“Hey, I told you,” Taylor said he’s told them. “It’s not going to bother you at all.”
For Taylor, it’s an extra layer of personal safety on a campus that has had its share of students being robbed, in some cases, by criminals with guns.
The National Rifle Association is also calling attention to the lack of problems or concerns by the public. It distributed an Augusta Chronicle article that reported just one person showed up to a recent Augusta University forum on the law, and that was the university’s director of student health. The university’s police chief, James C. Lyon, was quoted as saying he has not received a call from anyone concerned or alarmed by someone carrying a concealed weapon.
Critics are still convinced the law is dangerous. They point to incidents such as a Kennesaw State student robbed at gunpoint in July of his own gun and wallet at one of its residential complexes.
“Less than a month since campus carry passed in Georgia and a gun has been stolen on KSU’s campus…unreal,” one group, “Keep The G Gun Free,” posted on its Facebook page.
University System of Georgia officials have tried to stay out of the debate about the merits of the law, focusing on sharing information about it and how it works. At the suggestion of some student leaders, it created a video explaining campus carry.
Campus carry critics say they may pursue legislation next year to require signage explaining where a weapon can be carried. Some proponents said they may push for a law allowing firearms on portions of private campuses.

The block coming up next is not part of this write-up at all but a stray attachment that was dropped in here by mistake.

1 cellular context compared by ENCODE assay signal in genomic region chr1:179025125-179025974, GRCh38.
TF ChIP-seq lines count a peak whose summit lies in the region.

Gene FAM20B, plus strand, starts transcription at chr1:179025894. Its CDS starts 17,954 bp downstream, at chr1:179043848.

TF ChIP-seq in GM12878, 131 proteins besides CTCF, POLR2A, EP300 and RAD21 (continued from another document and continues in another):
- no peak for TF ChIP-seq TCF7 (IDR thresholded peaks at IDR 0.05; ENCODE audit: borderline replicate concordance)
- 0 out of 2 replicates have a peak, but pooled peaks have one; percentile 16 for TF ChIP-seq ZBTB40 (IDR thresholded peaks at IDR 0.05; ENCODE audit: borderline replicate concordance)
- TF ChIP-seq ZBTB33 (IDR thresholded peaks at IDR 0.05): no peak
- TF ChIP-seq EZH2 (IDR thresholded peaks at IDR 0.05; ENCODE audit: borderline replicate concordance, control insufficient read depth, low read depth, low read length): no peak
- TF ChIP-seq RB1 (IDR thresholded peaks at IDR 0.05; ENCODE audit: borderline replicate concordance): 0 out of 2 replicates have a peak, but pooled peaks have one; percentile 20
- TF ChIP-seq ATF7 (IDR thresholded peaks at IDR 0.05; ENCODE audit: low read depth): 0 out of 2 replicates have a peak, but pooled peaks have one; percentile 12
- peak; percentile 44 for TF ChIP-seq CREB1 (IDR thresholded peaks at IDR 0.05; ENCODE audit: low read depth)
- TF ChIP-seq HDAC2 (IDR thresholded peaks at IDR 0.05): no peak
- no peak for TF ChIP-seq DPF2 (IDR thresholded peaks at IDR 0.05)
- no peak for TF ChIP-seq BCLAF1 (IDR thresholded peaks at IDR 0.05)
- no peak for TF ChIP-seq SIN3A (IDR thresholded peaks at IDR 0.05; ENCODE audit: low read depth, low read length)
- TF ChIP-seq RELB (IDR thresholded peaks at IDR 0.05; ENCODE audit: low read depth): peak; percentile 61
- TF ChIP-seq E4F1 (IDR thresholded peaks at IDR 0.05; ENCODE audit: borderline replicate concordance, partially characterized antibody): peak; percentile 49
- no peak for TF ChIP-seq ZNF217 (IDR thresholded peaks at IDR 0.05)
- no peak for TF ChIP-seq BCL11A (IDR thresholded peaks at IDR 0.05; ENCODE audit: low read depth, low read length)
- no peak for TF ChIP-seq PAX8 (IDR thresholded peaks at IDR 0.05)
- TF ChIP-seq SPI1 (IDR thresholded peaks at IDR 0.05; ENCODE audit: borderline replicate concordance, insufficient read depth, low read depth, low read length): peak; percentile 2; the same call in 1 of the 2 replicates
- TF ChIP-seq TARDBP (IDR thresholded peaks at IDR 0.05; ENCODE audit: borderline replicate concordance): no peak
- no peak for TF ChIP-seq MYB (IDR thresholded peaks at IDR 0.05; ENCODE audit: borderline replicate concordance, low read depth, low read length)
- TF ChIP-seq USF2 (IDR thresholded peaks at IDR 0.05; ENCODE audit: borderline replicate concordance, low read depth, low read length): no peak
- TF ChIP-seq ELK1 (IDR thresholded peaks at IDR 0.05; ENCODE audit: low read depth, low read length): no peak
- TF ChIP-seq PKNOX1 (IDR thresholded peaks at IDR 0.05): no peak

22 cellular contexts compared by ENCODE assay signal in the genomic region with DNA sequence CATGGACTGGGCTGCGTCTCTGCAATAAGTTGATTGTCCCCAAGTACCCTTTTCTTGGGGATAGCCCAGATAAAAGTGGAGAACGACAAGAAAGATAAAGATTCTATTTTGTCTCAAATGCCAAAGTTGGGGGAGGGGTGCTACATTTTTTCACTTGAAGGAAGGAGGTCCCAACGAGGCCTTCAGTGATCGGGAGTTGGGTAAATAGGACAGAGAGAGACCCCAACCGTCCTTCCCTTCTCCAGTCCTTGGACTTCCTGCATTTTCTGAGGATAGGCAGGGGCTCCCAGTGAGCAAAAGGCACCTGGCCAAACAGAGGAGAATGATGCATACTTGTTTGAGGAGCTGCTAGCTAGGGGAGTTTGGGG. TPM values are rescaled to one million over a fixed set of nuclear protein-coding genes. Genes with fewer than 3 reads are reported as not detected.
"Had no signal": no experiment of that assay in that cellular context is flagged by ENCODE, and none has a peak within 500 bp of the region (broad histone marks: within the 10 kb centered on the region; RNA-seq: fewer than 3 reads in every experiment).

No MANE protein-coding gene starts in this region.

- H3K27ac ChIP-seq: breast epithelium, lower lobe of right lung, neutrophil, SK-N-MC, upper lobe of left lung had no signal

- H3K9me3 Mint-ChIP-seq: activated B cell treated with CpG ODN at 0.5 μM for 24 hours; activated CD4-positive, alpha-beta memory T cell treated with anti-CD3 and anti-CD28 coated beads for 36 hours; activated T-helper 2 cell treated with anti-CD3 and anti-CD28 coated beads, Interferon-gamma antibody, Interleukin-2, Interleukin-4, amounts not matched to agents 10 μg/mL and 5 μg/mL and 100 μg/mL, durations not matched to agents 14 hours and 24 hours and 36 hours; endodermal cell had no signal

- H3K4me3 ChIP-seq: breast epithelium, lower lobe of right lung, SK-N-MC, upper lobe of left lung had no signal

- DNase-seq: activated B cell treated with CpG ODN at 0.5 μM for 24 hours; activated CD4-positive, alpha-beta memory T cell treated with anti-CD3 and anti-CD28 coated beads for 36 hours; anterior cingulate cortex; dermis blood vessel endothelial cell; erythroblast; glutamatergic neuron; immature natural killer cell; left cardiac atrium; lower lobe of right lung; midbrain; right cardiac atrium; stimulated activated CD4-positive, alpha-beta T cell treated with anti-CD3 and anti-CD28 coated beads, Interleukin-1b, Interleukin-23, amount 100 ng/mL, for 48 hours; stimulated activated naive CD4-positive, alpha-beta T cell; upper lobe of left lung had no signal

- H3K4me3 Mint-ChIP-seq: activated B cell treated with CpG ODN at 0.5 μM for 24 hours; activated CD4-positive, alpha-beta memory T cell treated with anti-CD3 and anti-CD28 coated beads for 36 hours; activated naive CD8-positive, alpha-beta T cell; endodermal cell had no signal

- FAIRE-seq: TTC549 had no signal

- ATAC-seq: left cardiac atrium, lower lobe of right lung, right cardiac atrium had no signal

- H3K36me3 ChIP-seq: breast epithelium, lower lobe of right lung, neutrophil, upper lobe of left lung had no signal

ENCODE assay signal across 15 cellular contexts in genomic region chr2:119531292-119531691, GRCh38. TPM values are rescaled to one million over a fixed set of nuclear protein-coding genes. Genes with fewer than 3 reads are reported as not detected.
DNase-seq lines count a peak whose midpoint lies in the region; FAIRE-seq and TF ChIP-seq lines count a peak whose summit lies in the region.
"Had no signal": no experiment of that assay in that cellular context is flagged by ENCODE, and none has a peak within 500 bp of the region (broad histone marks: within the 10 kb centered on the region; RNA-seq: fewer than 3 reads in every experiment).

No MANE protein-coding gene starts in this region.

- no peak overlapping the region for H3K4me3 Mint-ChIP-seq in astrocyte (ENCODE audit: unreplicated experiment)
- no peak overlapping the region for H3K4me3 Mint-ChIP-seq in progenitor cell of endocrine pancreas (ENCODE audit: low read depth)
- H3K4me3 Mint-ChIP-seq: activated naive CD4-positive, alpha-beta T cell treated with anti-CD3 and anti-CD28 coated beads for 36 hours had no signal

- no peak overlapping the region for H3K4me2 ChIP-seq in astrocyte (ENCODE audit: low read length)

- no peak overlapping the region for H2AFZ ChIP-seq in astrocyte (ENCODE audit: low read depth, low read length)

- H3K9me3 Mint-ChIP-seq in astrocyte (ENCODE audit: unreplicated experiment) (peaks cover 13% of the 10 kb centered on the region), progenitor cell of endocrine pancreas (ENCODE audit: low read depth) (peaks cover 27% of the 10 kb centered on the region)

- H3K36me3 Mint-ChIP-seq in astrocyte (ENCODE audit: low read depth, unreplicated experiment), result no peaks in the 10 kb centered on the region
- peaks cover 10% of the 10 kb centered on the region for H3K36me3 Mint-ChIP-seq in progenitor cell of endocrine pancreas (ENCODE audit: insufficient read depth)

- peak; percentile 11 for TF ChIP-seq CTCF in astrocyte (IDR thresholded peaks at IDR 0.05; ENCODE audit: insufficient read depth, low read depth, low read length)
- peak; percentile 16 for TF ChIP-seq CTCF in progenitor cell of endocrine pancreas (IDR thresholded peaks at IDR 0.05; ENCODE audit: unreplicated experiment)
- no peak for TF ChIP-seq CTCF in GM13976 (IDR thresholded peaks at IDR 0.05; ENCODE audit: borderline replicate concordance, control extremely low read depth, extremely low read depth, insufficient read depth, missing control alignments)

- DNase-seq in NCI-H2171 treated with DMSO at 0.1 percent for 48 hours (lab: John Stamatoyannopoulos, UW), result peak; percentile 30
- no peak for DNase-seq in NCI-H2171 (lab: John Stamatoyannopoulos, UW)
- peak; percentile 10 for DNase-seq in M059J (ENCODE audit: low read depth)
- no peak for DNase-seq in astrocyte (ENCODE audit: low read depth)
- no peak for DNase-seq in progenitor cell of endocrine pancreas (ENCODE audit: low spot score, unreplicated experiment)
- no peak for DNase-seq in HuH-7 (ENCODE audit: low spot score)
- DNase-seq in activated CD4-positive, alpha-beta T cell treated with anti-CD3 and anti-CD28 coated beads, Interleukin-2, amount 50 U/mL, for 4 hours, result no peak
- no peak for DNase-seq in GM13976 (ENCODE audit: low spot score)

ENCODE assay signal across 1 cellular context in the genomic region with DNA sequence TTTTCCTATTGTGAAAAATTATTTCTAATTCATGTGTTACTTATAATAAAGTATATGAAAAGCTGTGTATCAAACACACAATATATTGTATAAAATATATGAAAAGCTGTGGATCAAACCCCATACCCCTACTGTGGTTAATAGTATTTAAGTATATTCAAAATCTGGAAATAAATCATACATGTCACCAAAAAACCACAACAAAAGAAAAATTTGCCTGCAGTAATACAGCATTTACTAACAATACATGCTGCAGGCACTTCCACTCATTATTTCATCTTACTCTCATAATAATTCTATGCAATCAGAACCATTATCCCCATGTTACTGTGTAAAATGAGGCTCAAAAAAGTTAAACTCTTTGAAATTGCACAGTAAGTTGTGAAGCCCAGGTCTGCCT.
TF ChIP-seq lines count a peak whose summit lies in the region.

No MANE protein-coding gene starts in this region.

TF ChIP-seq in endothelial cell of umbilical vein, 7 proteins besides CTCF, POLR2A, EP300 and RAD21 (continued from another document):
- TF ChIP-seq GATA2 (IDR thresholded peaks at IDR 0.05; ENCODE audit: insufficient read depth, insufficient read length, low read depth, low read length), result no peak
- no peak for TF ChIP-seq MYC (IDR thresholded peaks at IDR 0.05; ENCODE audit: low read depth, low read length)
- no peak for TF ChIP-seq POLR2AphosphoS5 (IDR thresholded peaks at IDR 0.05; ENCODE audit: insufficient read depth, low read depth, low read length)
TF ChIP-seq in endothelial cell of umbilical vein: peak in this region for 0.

Henry said lawmakers may be reluctant to make any changes during next year’s legislative session after years of arduous debate on the topic.
“I think they may want to take a deep breath from all of it,” he said.
Here’s a primer on the “campus carry” law.
Q: Who gets to carry a weapon on campus?
A: Anyone with a Georgia weapons license. In Georgia, you must be 21 or older, be fingerprinted and pass a background check to obtain a license.
Q: Are there places on public campuses where are firearms prohibited?
A: Yes. They’re not allowed in athletic venues, student housing, fraternity and sorority houses, faculty academic offices, offices where disciplinary proceedings are held, spaces where classes are held for high school students including dual-enrollment programs as well as pre-school and childcare facilities.
Q: Does the firearm have to be exposed for anyone to see?
A: The weapon is supposed to be concealed, carried in a fashion that does not attract the attention of others.
Q: Who’s responsible for enforcing the law?
A: In most cases, it will be campus police.
Q: What are the penalties for violating the law?
A: You can be charged with a misdemeanor. It’s a felony for non-licensed gun owners to carry a firearm on campus.